I Can Read System
Is it too late for the high-school child, who can’t read?

Is it too late for the high-school child, who can’t read?

We talk a lot about the importance of reading tuition in the early years of a child, but what about those children who didn’t benefit from that early intervention and their delayed reading skills become apparent as they enter middle or even high school? 

What happens to them? 

If a student manages to progress through primary and early secondary school but has delayed reading skills, then the predicament is likely to be one of unnecessary and delayed academic progress. 

The good news is that students with a variety of reading difficulties can be taught to read successfully. In most cases the solution is quite simple for a specialist reading teacher, because many students with reading difficulties have ‘acquired reading difficulties’. This suggests that their difficulties in becoming fluent readers have likely been caused by poor teaching methods rather than by any inherent issues. 

This is not to be critical of the teachers, but of the teaching methods they, themselves are taught. To cut through the issues quickly and definitively, you will need to seek out specialist support.

For more information on this subject read our previous blog, “Why the Australian education system is failing your child, and what you can do to help.”

So, is it possible that children may have ‘gotten by’ in primary school with limited reading ability and the problem only emerges as they become more reliant on having to read and comprehend in middle / high school?

In our experience this can absolutely be the case - most people can ‘read’ around 2500 words using recall and memory and little else. A child with a strong visual memory and good recall can ‘get by’ up to late primary and even into high school. Frequently they will be clever enough to avoid being identified as a delayed reader with difficulties and while theircomprehension abilities may need addressing, they often progress through school without receiving support or without a clear identification of their difficulties – often even making it to university and beyond.

Quite a few children make it through all stages of school life and are able to evolve strategies that mask their real difficulties with reading. This is not to suggest they don’t have problems, they do, but they manage to develop strategies to work around them. Tragically, some children who are unable to develop such coping techniques will find school an unproductive and even stressful experience.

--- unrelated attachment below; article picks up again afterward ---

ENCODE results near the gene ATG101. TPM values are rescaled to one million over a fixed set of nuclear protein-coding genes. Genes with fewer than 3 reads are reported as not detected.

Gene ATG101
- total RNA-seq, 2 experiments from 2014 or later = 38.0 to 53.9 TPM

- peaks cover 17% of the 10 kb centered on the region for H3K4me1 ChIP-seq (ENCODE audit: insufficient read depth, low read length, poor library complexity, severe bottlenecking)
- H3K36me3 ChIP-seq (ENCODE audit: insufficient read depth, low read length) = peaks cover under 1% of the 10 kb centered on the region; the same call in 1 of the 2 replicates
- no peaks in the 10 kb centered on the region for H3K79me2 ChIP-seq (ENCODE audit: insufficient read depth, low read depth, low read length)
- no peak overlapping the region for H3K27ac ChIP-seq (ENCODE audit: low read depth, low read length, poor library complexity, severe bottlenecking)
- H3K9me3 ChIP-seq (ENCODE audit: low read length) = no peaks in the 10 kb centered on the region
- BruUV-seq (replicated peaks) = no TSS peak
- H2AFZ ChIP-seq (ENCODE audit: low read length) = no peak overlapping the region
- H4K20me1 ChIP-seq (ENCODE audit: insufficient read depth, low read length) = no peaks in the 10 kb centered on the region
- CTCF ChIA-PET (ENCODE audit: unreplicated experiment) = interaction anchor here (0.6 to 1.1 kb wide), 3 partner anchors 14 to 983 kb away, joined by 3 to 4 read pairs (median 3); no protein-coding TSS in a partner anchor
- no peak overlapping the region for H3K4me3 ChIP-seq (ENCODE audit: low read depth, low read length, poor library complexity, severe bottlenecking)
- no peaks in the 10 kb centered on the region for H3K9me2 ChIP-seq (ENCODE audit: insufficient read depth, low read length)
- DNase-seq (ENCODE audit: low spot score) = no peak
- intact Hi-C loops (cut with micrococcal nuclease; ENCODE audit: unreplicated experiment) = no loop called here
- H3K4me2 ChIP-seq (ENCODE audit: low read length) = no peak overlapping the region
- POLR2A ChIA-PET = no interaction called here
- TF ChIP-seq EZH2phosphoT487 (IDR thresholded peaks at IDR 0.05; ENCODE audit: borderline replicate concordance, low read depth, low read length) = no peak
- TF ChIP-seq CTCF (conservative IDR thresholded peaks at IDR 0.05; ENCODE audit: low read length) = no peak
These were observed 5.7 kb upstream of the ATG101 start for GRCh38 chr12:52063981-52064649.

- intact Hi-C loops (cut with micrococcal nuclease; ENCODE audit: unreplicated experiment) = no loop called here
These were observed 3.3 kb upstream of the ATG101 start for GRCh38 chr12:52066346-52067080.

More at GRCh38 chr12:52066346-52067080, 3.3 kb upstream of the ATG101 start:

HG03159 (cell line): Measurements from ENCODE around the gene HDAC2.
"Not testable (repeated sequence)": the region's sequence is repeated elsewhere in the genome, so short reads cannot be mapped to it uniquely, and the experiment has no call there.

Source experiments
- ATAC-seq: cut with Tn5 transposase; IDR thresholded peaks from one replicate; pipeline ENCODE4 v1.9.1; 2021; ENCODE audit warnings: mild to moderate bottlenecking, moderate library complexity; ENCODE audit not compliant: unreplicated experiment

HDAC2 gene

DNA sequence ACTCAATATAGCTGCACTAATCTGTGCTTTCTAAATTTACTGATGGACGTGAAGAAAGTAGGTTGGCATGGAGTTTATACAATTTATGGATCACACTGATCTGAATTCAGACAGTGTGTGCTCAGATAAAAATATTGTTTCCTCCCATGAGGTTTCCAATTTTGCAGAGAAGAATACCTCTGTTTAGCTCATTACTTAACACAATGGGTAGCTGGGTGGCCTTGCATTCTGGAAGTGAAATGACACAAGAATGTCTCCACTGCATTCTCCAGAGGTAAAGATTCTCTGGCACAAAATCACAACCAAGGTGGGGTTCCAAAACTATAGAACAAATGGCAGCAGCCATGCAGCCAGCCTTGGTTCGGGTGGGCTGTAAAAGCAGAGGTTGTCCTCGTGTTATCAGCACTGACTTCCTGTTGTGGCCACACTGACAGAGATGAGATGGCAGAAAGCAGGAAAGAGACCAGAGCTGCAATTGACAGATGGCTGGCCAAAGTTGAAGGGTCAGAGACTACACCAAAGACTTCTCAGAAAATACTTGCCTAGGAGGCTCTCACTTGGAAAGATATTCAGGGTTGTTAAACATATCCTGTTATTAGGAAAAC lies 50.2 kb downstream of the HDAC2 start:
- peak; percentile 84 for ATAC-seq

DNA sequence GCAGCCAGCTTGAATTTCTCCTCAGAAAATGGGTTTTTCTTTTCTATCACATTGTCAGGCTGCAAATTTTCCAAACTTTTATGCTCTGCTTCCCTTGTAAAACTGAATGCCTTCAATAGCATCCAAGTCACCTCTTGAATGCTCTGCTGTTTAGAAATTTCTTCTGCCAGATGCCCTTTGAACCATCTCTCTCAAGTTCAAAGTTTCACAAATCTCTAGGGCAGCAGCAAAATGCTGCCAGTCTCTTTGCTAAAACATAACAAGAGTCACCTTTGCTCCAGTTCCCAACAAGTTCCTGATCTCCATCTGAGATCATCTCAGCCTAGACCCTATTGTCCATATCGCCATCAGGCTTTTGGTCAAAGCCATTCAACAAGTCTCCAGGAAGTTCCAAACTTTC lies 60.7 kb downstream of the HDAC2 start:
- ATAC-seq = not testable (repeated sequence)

The unfortunate result is that many of these children avoid heading towards careers that might require a lot of reading, whereas they may have excelled with a little expert tuition.

Is it ever too late to teach reading?

The short answer to this question is no – it is never too late. In fact, this story illustrates the point perfectly…

Some years ago, an editor from a well-known fashion magazine presented with reading difficulties. This mature age person was an intelligent individual with a remarkably well-developed visual memory and had been able to avoid the humiliation and embarrassment that might have occurred through his lack of reading skills. He came to us at I Can Read, because he felt embarrassed when he realised that he couldn’t read words contained in legal texts as he had returned to university to take on a new degree. It wasn’t long before the veil had lifted for him and the simple joy of being able to read confidently had an incredibly positive impact on his life and career.

How can the gap be closed at this later stage?

We firmly believe, and can attest through results, that anyone at any age (over 4 years old) when taught properly will learn to read fluently. At I Can Read, we have worked with over 300,000 students over the past twenty years and while most learned to read quite as expected, even those who had grown up with an ‘acquired reading difficulty’ managed to read fluently after our learning programmes. 

This does not necessarily mean that such individuals gained a passion for reading. Some never really enjoyed it, but certainly appreciated the confidence and opportunities their literacy skills afforded them.

Yet many others do develop a passion for reading and for literacy in general, which gives us a great sense of fulfilment. Surely there is little more magical than to escape to another world simply by turning a page and immersing yourself in a book that no one else will imagine the same way as you. We all bring our own experiences and perspectives to any book we read, which makes it such a personal pleasure.

Giving any child the opportunity to fulfil their literacy potential is truly a gift that will last them a lifetime.